WHEN WATCHING a creative imagining of what feels like your own demise, the last thing you want is for an audience to cheer. But for white women watching Get Out, the record-breaking horror flick from comedy writer Jordan Peele, that’s more or less what happened. It was a revealing moment, to say the least.
Get Out follows black photojournalist Chris, whose white girlfriend Rose invites him home for a weekend. To his terror, Chris slowly realizes that her nice, white, liberal family is masking a deep, violent racism. (“I would have voted for Obama for a third term” is a catchphrase played first as proof of the family’s “colorblindness” and later revealed to be a cover for their fetishization of black bodies.) Rose—a seemingly “woke” white woman, who yells at cops for unfairly profiling her black boyfriend—is, without giving too much away, a less-than-ideal ally.
The film was released one month after Trump’s inauguration, and it was easy to cheer for Chris as he took ownership of his fate and sought vengeance on his captors. In the last year, we’d seen unabashed patriarchal white supremacy pulling the levers in our politics and our churches. But then 52 percent of white women—many of them white Christian women—voted for Trump, and the role of white women in building and perpetuating damaging policies, narratives, and theologies was made more clear. For me, and other white women who raced to see the film, Get Out felt like a chance to atone. White women have too often skated by in larger battles over identity and justice, inside and outside the church, by pointing to others as the problem—let us now give our money to the telling of truth.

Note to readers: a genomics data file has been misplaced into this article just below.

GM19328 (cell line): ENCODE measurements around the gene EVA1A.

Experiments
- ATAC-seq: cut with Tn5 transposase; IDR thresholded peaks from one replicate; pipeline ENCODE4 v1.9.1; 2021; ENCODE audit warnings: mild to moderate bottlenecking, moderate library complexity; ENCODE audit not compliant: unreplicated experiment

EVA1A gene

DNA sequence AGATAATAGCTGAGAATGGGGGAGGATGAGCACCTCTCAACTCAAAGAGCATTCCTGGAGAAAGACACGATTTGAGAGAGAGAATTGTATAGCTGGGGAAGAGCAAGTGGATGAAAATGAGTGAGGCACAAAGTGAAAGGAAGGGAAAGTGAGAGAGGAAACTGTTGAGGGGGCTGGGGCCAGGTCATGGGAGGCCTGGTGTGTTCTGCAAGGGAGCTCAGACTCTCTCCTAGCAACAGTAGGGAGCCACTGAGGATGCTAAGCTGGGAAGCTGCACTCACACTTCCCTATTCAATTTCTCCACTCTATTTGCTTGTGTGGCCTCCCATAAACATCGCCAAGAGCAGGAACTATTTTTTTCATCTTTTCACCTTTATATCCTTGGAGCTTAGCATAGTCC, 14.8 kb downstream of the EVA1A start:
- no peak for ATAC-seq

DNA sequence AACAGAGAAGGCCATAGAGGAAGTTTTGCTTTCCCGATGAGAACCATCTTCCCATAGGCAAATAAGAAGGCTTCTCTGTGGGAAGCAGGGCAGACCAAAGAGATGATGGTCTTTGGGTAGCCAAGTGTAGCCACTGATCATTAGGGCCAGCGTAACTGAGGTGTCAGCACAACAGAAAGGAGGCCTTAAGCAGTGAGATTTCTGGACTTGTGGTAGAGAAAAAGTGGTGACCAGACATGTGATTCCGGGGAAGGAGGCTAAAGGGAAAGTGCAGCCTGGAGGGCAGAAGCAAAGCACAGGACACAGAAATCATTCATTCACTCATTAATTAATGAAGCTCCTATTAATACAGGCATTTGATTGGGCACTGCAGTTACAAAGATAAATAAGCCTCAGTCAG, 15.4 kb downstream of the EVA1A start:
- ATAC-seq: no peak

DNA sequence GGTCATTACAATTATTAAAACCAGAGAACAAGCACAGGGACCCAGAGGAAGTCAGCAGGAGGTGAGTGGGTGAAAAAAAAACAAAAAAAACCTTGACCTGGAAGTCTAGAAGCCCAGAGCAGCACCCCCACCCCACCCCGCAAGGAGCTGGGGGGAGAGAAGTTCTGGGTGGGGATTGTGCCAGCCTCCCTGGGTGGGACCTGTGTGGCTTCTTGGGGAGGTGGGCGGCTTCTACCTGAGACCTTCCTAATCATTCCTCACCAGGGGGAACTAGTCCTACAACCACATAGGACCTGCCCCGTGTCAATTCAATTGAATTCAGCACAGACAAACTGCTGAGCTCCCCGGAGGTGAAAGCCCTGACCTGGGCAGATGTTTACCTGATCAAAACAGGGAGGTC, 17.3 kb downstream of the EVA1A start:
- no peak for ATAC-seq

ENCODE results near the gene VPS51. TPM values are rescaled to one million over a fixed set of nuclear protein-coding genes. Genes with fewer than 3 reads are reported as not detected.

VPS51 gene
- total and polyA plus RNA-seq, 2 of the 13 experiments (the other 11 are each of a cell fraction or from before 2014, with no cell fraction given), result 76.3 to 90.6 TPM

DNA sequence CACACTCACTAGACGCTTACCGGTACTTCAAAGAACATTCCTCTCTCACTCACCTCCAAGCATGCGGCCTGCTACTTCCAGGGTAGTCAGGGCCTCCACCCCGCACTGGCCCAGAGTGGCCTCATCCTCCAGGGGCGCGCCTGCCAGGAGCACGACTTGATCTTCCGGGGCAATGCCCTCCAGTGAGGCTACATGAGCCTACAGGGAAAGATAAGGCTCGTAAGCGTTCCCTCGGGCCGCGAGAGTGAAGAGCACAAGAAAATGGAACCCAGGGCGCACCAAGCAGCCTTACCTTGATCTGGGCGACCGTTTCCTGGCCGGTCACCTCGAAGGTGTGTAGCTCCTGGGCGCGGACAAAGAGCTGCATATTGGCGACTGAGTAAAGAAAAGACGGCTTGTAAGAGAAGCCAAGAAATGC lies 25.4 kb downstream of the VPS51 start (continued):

To be a white woman in America is to be precariously power-adjacent: Because of our skin, we carry unquestioned privilege in power systems. Because of our gender, that security has a shelf life—we are included only as long as we are able or willing to perform according to those who control the levers.
It’s a dangerous charade, one so deeply internalized it often goes unexamined. Our history indicates that when white women want agency, we often go to white men—even when they are the source of our exclusion, or even if we have to sell out others along the way. In the wake of the 15th Amendment granting black men the right to vote, suffragists including Carrie Chapman Catt, Elizabeth Cady Stanton, and Laura Clay made their case for the white woman vote by appealing to white supremacy. In January, a new book revealed that Carolyn Bryant, the white woman who accused Emmett Till of touching her in 1955, had lied.
Director Peele sketched the character of Rose in early 2016, with an assumption the film would play to audiences under President Hillary Clinton. And had Clinton won, after a long and ugly election, I’m not sure I would have bothered to see a film with a blistering indictment of polite progressive racism. I would have thought, “But a liberal woman who (now) says nice things about dismantling racism is president—can we just celebrate that?”
See how easy it is?
White women in America face a deficit of trust uniquely of our own making. As we continue to learn and confront our own histories of white supremacy, consider watching Get Out and paying attention to the comeuppance you assume is coming for Rose. Listen to your own response to Chris and Rose’s final confrontation. Consider what it says about your own relationship with whiteness.
There is liberation in allowing ourselves to look directly for the first time at our own complicity.
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